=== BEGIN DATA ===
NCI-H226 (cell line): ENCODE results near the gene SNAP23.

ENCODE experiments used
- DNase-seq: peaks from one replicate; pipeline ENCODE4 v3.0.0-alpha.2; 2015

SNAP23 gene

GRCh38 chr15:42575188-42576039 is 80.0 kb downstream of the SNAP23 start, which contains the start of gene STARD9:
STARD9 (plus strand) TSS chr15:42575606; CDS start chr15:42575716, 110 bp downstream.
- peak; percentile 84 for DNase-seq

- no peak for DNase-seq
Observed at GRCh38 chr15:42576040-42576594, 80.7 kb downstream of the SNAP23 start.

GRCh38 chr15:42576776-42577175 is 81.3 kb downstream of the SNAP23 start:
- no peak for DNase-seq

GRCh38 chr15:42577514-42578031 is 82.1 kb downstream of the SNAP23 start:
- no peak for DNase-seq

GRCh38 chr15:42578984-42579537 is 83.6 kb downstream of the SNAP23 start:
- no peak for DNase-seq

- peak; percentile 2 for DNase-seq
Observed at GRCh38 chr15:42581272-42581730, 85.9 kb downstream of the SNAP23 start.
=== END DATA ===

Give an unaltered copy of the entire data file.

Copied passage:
NCI-H226 (cell line): ENCODE results near the gene SNAP23.

ENCODE experiments used
- DNase-seq: peaks from one replicate; pipeline ENCODE4 v3.0.0-alpha.2; 2015

SNAP23 gene

GRCh38 chr15:42575188-42576039 is 80.0 kb downstream of the SNAP23 start, which contains the start of gene STARD9:
STARD9 (plus strand) TSS chr15:42575606; CDS start chr15:42575716, 110 bp downstream.
- peak; percentile 84 for DNase-seq

- no peak for DNase-seq
Observed at GRCh38 chr15:42576040-42576594, 80.7 kb downstream of the SNAP23 start.

GRCh38 chr15:42576776-42577175 is 81.3 kb downstream of the SNAP23 start:
- no peak for DNase-seq

GRCh38 chr15:42577514-42578031 is 82.1 kb downstream of the SNAP23 start:
- no peak for DNase-seq

GRCh38 chr15:42578984-42579537 is 83.6 kb downstream of the SNAP23 start:
- no peak for DNase-seq

- peak; percentile 2 for DNase-seq
Observed at GRCh38 chr15:42581272-42581730, 85.9 kb downstream of the SNAP23 start.